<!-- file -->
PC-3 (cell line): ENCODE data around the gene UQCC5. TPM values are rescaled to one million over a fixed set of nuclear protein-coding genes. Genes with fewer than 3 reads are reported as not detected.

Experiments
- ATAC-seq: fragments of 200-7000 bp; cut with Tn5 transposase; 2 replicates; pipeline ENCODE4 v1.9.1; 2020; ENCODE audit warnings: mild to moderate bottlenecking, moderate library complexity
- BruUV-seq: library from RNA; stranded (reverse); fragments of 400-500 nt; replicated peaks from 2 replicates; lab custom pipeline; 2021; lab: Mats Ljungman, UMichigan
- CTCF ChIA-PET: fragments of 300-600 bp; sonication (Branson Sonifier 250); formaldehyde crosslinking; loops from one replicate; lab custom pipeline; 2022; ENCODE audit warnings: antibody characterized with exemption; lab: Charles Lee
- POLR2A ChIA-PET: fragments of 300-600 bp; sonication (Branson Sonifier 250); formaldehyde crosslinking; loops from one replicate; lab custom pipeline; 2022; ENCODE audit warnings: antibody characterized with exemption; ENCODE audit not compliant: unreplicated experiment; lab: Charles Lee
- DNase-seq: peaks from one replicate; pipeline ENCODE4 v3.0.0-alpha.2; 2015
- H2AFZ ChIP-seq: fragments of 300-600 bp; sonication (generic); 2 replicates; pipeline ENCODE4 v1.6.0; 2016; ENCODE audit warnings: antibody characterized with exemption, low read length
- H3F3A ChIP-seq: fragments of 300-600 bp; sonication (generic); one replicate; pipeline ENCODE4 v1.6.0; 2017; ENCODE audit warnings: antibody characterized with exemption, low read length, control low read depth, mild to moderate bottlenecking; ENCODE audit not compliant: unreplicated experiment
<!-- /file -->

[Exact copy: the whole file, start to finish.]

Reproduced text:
PC-3 (cell line): ENCODE data around the gene UQCC5. TPM values are rescaled to one million over a fixed set of nuclear protein-coding genes. Genes with fewer than 3 reads are reported as not detected.

Experiments
- ATAC-seq: fragments of 200-7000 bp; cut with Tn5 transposase; 2 replicates; pipeline ENCODE4 v1.9.1; 2020; ENCODE audit warnings: mild to moderate bottlenecking, moderate library complexity
- BruUV-seq: library from RNA; stranded (reverse); fragments of 400-500 nt; replicated peaks from 2 replicates; lab custom pipeline; 2021; lab: Mats Ljungman, UMichigan
- CTCF ChIA-PET: fragments of 300-600 bp; sonication (Branson Sonifier 250); formaldehyde crosslinking; loops from one replicate; lab custom pipeline; 2022; ENCODE audit warnings: antibody characterized with exemption; lab: Charles Lee
- POLR2A ChIA-PET: fragments of 300-600 bp; sonication (Branson Sonifier 250); formaldehyde crosslinking; loops from one replicate; lab custom pipeline; 2022; ENCODE audit warnings: antibody characterized with exemption; ENCODE audit not compliant: unreplicated experiment; lab: Charles Lee
- DNase-seq: peaks from one replicate; pipeline ENCODE4 v3.0.0-alpha.2; 2015
- H2AFZ ChIP-seq: fragments of 300-600 bp; sonication (generic); 2 replicates; pipeline ENCODE4 v1.6.0; 2016; ENCODE audit warnings: antibody characterized with exemption, low read length
- H3F3A ChIP-seq: fragments of 300-600 bp; sonication (generic); one replicate; pipeline ENCODE4 v1.6.0; 2017; ENCODE audit warnings: antibody characterized with exemption, low read length, control low read depth, mild to moderate bottlenecking; ENCODE audit not compliant: unreplicated experiment